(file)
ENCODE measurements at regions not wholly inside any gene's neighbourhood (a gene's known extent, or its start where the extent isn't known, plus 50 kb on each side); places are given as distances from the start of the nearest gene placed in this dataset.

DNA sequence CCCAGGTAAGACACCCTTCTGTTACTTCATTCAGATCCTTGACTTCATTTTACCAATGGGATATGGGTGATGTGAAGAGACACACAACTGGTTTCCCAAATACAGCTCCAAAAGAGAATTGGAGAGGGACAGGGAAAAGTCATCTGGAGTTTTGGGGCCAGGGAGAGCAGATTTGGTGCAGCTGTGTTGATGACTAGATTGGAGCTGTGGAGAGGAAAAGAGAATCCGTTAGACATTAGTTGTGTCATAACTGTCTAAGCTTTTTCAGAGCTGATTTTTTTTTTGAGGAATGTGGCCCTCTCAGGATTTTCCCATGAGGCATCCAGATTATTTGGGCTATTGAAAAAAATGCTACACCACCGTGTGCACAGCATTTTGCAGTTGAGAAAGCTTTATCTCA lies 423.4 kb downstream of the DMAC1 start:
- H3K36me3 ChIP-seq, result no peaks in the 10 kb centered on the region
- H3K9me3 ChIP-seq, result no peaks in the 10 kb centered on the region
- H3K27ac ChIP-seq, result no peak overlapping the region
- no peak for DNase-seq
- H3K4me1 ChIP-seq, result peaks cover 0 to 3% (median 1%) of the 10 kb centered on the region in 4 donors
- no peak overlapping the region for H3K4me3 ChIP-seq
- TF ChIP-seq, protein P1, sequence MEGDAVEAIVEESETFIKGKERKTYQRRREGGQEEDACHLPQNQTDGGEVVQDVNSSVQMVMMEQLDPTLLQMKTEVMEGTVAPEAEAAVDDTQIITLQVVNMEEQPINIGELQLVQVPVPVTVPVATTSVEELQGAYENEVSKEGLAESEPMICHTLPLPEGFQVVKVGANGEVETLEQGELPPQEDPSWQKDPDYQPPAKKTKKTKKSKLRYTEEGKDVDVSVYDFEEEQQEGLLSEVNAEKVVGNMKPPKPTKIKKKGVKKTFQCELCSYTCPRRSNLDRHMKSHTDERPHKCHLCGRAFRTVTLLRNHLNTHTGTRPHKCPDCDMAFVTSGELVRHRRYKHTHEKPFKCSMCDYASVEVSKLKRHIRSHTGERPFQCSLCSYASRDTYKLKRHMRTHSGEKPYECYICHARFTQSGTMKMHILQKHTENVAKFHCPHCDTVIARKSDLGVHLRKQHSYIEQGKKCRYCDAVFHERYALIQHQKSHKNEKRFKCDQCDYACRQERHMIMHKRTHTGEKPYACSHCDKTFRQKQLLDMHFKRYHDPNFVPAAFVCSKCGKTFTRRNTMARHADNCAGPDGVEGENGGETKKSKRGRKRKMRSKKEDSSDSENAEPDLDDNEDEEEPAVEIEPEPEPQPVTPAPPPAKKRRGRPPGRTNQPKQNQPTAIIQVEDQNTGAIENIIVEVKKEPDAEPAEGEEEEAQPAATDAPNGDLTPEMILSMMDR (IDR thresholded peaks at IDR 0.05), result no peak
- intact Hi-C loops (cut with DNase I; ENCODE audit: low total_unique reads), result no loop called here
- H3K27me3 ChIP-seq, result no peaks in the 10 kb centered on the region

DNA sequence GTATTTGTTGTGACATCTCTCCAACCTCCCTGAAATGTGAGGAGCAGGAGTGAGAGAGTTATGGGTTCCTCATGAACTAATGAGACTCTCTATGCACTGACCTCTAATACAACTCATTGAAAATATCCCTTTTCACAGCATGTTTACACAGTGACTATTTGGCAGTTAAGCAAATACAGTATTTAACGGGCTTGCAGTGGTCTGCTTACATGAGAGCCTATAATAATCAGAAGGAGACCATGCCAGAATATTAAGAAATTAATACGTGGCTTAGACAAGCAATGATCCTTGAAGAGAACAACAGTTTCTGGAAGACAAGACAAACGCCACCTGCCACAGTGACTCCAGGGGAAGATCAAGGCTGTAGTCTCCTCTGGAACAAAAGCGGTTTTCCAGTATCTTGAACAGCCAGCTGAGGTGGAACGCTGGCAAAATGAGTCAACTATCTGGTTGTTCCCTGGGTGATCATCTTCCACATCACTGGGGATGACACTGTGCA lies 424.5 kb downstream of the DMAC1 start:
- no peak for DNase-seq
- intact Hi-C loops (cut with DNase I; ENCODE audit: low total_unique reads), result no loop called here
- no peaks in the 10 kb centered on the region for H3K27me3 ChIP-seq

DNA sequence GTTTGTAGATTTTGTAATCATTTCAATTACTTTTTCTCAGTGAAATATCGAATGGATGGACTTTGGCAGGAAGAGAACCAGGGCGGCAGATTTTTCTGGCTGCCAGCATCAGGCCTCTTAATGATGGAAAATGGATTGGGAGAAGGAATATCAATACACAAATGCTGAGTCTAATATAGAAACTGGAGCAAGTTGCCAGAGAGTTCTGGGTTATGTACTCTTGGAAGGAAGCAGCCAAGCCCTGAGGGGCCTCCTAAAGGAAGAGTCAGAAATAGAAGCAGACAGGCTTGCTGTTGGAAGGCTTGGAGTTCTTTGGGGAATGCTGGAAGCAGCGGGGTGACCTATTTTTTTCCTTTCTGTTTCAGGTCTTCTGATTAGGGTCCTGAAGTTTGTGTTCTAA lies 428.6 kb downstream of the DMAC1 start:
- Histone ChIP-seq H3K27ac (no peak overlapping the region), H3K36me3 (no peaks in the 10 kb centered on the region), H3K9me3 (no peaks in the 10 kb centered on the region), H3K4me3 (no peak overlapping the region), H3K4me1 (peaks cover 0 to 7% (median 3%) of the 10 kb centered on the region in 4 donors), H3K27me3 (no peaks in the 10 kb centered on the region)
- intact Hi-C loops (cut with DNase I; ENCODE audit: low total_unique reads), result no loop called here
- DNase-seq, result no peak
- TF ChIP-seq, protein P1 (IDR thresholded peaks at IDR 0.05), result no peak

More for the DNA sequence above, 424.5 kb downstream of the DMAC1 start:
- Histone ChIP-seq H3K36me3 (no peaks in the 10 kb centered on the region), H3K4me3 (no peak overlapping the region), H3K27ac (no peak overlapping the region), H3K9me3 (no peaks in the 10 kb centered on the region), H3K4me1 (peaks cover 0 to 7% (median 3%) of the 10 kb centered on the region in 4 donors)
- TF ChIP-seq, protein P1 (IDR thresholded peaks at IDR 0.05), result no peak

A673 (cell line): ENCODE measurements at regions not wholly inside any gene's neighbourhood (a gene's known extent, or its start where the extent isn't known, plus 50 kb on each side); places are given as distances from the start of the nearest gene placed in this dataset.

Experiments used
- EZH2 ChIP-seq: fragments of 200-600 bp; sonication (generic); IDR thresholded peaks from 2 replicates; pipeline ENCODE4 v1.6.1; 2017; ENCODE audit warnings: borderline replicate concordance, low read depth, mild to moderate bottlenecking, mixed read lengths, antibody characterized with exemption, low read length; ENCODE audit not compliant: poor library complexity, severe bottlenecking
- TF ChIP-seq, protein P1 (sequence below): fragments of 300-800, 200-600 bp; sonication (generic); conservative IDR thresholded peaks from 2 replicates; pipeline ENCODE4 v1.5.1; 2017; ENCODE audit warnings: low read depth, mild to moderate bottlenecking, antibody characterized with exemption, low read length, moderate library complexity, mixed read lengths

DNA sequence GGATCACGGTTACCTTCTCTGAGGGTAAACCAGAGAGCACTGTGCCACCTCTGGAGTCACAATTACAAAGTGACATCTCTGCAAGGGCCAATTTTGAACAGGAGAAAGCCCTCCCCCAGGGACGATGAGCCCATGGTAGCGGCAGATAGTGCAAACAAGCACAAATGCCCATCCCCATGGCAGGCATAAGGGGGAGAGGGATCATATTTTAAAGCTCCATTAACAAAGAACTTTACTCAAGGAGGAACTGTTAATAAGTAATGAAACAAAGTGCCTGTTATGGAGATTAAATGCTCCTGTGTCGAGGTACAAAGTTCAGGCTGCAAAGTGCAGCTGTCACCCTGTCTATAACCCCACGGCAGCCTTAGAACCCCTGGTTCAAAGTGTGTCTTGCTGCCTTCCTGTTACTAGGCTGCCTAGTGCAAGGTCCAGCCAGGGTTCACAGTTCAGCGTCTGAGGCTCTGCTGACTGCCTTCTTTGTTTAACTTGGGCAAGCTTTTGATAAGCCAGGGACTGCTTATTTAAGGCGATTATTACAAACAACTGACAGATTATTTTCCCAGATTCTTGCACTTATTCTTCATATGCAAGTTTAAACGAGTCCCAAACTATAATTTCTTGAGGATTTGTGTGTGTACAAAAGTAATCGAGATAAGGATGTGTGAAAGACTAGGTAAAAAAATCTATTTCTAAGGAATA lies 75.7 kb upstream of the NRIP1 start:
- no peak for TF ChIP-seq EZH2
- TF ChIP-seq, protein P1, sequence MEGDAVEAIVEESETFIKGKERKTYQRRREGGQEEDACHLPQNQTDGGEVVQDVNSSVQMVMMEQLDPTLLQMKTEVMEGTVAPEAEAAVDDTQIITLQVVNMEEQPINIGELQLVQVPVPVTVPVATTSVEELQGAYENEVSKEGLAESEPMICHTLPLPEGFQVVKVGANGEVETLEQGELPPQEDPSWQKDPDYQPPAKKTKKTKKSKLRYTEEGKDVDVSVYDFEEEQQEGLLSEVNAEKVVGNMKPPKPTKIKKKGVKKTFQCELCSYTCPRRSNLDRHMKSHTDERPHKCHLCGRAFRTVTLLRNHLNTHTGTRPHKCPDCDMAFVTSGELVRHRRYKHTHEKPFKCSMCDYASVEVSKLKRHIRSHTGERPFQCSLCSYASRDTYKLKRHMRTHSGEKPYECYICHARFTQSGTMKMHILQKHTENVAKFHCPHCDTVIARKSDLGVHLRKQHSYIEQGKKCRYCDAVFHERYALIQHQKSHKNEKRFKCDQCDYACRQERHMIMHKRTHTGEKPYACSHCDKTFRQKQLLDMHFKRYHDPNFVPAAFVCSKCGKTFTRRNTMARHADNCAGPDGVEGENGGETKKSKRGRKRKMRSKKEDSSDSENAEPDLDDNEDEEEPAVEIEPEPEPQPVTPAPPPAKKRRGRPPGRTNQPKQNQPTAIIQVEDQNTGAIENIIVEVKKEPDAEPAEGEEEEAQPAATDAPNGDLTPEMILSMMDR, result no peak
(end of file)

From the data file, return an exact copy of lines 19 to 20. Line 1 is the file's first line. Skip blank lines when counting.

- DNase-seq, result no peak
- TF ChIP-seq, protein P1 (IDR thresholded peaks at IDR 0.05), result no peak